No factory is an island

IT in manufacturing

Companies are adopting better and advanced technologies to spruce up manufacturing processes extensively – by jayashree Mendes

Last month at a trade fair away from home, one company that develops automation software and hardware for manufacturing companies preferred to highlight the disadvantages of using technology in business. According to him, manufacturing facilities relying on cutting-edge technology face ongoing expenses as there are the initial purchasing costs, as well as ongoing maintenance, updates and training expenses. Should a system failure occur, loss of revenue can result due to loss of services rendered or product production halted. Then there’s the risk of cyber crime when utilising technology.
He may have a point. But throw this question to Indian manufacturing companies and many of them bristle at such a thought. PM Ravikumar, director, sales, professional channel, SolidWorks, says, “In today’s globalised scenario, manufacturing companies face several challenges right from conceptualising new products needed by the market to shortening the time to market. We see companies in India not only develop and manufacture products for the local market but also cater to global markets.”
In recent times, there has been a growing requirement of integrated CAD/CAM solutions in the manufacturing sector. The key advantages of having CAM and CAD integration is that it gives the user full control of the whole process, from the design to the manufacturing, with the following major benefits – better workflow, full-model associativity, and no data translation.
Varun Gadhok, head, manufacturing, Autodesk, India and SAARC, says, “Autodesk has revolutionised the manufacturing sector, beginning with the acquisition of HSMWorks in 2012 and Delcam in 2014. The next level of our cloud services is Fusion 360, which takes the entire product-development process to a single cloud-based platform to enable collaboration and infrastructure-free architecture. It has also helped in realising the potential of true distributed design which allows multiple designers to work concurrently on the same design file. Simulation is also a big factor within Fusion 360 which allows users to run simulation on local computers or cloud-based software.”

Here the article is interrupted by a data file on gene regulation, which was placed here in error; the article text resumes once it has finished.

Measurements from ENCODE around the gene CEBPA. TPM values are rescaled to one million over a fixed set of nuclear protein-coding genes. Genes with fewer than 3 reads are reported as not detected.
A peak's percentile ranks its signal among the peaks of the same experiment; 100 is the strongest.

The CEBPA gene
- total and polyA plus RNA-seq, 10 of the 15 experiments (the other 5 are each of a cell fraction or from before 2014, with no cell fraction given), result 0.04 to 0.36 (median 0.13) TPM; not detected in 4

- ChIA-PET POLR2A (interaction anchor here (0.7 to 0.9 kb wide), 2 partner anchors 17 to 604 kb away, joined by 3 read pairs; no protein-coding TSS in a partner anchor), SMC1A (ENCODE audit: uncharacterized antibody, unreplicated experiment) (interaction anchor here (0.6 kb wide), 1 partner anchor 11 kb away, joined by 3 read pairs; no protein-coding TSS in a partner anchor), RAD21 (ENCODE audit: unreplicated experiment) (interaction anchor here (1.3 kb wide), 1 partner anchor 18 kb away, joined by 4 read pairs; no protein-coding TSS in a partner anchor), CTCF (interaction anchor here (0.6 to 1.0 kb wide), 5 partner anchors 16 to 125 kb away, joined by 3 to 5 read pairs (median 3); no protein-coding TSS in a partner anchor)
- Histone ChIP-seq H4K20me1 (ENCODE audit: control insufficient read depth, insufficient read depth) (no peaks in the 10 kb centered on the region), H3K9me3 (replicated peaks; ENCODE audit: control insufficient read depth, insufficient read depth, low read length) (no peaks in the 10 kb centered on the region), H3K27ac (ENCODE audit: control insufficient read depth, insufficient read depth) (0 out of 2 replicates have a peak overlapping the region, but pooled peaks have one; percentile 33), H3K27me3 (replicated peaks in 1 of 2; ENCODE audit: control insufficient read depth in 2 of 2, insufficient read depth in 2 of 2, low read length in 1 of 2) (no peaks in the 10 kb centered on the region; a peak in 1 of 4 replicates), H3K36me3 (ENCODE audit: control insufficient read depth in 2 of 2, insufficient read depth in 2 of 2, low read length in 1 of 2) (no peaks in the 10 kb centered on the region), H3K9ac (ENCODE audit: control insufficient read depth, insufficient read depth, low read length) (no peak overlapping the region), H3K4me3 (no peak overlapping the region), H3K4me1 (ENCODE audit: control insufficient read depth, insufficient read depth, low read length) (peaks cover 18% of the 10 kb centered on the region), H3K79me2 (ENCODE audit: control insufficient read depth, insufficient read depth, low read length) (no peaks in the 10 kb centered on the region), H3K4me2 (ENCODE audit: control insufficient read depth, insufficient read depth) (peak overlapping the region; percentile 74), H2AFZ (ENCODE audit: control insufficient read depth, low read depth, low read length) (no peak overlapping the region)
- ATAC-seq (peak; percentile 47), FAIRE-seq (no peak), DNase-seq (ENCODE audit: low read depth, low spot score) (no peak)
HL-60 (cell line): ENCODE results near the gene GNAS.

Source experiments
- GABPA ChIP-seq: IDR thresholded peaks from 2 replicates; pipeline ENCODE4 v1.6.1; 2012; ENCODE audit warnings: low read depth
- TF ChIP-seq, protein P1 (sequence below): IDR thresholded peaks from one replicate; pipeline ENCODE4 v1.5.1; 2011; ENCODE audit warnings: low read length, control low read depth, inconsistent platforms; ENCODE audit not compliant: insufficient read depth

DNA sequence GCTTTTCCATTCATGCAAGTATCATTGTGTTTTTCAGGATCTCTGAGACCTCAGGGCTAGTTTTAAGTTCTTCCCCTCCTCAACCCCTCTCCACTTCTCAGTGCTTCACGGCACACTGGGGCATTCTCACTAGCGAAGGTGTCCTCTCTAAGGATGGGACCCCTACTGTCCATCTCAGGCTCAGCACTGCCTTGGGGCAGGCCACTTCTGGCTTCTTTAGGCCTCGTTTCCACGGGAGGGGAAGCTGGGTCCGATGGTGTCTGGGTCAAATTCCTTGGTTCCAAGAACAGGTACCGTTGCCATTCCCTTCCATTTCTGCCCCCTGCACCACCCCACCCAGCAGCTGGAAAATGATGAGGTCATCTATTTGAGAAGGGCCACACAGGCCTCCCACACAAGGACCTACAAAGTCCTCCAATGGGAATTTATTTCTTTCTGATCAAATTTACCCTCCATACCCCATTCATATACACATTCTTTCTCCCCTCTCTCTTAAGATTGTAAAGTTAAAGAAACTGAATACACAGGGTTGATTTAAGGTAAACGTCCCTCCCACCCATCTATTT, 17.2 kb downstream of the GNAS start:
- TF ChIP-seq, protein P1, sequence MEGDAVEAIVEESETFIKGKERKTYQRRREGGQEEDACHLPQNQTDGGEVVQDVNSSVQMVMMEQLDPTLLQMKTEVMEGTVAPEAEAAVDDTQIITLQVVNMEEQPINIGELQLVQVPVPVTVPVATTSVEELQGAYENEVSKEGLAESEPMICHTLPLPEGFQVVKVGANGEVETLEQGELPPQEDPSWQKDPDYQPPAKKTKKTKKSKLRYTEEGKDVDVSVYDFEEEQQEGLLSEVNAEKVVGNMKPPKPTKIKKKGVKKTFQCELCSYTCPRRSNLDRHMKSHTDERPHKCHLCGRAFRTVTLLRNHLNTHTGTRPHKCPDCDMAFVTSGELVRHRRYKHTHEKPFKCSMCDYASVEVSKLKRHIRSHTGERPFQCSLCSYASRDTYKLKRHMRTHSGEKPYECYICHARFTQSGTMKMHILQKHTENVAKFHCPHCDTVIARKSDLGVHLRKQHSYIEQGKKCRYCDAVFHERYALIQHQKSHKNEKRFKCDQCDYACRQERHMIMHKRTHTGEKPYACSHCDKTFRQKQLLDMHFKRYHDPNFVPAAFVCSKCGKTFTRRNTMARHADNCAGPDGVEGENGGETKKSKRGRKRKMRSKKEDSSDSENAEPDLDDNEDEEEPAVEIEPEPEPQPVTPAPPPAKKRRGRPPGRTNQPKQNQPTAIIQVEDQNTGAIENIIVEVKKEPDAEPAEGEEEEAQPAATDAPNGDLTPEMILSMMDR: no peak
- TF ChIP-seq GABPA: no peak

Managing energy efficiency
For manufacturing companies, energy efficiency emerges from many factors. In general, however, engineers and architects designing fire and smoke management systems for buildings, subways and other facilities keep three factors in mind: safety of the occupants, structural integrity of the facility, and adherence to government regulations. Kaustubh Nande, country marketing head, ANSYS Software (ANSYS India), says, “Our solutions play an important role to address noise reduction, energy efficiency, eco-friendly design and reliability which are pivotal for HVAC manufacturers in particular. Developing HVAC systems for large manufacturing facilities takes into account factors such as room temperature, humidity and expected occupancy as well as heat loss through doors, windows and walls.”
Advances in technology are allowing better management of equipment and processes. Software tools such as MES, ERP, and SCM can also be optimised to achieve energy efficiency goals. Anish Kanaran, channel director, Middle East, Africa & India, Epicor says that the challenge for manufacturers will be to develop analytics capabilities, in order to interpret their data and report on their performance.
To drive energy efficiency in the manufacturing sector, companies need to complement gains realised through energy efficient product design by better optimising their manufacturing operations. Advances in industrial machinery, factory layouts, and process plant technologies can help manufacturers to reduce their energy use and costs.

Reducing errors & improving process control

Digital Prototyping is one of the major innovations that has revolutionised the manufacturing sector by enabling considerable reduction in error and providing greater control over various processes. Gadhok says that Autodesk Digital Prototyping tools connect every phase of the design process through a single digital model to enable the testing and optimisation of 3D CAD designs, reduce errors and decrease the overall time to market. “It helps to deliver quality products faster than ever by creating more innovative concepts, performing simulations to optimise designs, and developing compelling, realistic visualisations to experience products before they are manufactured for real,” he adds.